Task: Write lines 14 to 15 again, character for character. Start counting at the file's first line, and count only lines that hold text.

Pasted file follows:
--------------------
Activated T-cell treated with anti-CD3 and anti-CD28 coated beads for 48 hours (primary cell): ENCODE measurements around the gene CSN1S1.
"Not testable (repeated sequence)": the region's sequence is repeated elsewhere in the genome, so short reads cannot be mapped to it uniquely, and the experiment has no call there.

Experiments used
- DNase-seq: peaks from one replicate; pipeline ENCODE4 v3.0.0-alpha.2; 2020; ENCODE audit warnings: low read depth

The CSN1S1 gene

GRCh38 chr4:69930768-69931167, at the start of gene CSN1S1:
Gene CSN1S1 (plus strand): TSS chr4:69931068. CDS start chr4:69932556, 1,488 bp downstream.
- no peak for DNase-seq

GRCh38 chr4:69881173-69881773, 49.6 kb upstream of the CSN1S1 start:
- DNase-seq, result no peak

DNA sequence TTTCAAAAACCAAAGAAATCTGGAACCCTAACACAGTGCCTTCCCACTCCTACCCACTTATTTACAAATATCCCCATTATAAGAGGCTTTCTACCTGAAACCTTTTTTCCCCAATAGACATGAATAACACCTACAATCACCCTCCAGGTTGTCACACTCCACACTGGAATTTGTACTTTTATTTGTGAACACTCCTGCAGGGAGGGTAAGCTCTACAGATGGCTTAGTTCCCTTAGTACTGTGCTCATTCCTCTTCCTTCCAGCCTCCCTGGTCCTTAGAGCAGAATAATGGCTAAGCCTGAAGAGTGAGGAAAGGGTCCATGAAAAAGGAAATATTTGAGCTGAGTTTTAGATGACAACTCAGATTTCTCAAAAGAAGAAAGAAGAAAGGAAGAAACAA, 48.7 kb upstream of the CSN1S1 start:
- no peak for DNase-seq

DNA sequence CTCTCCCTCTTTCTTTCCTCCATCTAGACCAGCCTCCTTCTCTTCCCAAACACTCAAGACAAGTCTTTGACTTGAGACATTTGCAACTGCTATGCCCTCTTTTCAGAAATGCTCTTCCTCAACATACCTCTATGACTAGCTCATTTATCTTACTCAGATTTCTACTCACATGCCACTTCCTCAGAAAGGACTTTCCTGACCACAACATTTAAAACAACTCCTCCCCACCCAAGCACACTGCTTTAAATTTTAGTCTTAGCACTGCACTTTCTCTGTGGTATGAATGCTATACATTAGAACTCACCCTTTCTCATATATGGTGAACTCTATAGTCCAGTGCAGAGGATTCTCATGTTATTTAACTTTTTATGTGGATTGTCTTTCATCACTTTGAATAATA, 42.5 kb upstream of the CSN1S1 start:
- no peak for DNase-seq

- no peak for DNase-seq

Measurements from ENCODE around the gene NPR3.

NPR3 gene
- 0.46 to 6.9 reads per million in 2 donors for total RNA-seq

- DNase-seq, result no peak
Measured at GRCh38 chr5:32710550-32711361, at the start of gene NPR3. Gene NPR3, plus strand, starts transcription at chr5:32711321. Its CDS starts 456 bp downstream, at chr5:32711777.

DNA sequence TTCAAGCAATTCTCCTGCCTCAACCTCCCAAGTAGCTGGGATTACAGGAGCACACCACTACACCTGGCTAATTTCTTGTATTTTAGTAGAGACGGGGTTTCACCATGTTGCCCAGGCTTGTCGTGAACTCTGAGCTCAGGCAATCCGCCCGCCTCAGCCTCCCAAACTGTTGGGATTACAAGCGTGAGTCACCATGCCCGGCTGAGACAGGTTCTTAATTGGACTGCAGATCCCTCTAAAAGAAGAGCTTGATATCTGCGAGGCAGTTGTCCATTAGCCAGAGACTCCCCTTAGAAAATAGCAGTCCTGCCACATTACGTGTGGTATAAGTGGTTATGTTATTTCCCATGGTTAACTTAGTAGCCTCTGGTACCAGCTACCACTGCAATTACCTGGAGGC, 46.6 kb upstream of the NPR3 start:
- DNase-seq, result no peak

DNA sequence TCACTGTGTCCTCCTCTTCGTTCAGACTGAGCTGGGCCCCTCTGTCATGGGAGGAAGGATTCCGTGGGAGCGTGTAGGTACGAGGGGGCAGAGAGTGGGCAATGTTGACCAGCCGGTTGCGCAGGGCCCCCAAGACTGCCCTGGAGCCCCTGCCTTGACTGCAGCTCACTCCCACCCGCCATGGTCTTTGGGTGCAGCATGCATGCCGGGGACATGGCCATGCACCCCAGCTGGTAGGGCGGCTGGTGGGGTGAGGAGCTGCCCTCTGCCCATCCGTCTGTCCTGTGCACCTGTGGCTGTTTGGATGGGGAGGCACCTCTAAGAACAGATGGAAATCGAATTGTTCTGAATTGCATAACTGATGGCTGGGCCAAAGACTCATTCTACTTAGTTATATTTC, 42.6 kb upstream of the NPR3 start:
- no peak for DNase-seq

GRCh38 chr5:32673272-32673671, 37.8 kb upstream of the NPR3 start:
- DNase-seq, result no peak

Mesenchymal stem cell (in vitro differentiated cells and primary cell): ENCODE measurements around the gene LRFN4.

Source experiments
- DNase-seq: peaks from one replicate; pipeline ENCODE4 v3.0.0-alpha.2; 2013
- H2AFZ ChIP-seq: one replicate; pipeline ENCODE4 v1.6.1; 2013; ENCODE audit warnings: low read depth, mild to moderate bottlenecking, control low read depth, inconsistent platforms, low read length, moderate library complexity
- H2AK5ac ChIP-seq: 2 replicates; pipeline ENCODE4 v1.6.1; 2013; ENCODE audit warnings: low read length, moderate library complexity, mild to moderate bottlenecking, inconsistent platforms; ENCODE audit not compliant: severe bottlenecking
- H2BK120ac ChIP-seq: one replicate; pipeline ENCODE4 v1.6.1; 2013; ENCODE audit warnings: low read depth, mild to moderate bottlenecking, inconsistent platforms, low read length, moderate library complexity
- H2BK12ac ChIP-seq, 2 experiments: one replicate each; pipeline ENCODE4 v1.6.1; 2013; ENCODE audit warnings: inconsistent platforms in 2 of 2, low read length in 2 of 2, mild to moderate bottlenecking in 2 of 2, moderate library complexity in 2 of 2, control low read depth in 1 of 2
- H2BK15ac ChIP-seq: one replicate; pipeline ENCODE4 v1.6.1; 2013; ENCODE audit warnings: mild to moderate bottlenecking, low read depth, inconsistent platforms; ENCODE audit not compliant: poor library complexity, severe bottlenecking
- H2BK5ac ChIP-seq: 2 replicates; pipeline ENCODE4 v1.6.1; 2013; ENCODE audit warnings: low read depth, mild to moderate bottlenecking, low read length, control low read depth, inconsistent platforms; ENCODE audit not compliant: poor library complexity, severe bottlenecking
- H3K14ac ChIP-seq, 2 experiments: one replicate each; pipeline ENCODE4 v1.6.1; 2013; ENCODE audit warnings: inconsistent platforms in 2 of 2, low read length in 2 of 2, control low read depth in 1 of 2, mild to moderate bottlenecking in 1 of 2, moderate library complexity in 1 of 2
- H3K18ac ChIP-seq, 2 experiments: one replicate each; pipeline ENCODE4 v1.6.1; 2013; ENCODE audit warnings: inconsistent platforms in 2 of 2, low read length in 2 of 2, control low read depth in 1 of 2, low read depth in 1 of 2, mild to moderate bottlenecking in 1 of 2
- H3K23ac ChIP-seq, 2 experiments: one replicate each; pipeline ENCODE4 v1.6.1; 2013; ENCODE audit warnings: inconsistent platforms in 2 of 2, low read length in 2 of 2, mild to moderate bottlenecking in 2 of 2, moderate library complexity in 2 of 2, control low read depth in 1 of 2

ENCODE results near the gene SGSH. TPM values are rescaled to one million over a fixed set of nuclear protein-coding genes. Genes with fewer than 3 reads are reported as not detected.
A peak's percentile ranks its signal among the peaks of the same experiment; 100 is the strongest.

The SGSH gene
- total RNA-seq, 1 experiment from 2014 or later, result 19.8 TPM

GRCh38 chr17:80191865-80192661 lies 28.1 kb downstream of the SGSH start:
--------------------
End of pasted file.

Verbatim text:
- no peak for DNase-seq

- no peak for DNase-seq